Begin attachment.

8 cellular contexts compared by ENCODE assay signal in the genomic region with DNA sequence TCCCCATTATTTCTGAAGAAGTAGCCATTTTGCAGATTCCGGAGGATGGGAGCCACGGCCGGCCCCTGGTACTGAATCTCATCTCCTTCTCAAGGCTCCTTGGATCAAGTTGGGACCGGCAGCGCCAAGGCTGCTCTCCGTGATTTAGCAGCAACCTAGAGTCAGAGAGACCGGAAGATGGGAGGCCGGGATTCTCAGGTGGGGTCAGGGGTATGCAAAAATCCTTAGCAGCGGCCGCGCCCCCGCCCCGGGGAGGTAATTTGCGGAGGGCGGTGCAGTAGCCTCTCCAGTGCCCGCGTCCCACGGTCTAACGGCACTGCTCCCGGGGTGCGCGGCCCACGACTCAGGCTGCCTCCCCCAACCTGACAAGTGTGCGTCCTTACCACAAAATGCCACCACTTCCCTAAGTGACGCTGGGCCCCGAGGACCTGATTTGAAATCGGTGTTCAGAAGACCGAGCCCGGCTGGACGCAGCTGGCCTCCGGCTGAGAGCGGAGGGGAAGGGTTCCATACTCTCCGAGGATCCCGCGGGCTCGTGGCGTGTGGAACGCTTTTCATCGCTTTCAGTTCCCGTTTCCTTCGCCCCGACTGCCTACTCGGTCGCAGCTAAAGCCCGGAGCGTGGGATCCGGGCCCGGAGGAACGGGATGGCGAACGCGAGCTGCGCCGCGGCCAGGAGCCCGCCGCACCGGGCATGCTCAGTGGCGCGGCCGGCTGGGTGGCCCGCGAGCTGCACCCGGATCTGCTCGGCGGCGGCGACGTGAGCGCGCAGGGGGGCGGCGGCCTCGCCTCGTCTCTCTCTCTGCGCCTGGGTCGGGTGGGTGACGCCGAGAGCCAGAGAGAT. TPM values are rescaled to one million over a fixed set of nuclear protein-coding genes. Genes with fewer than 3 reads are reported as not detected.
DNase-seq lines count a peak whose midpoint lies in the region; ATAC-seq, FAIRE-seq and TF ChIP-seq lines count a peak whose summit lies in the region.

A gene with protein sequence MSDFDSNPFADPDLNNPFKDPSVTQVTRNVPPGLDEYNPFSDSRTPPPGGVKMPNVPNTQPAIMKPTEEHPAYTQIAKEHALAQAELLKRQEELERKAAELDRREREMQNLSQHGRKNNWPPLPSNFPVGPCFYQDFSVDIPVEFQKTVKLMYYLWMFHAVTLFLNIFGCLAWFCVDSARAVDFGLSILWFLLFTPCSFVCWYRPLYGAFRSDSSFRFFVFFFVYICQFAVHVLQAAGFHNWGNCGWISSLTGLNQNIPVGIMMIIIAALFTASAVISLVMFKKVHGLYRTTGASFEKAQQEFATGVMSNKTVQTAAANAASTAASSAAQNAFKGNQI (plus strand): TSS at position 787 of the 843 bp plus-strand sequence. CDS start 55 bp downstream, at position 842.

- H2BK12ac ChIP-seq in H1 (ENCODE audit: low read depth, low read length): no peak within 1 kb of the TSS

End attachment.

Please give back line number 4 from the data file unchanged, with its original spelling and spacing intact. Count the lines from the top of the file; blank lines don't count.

- H2BK12ac ChIP-seq in H1 (ENCODE audit: low read depth, low read length): no peak within 1 kb of the TSS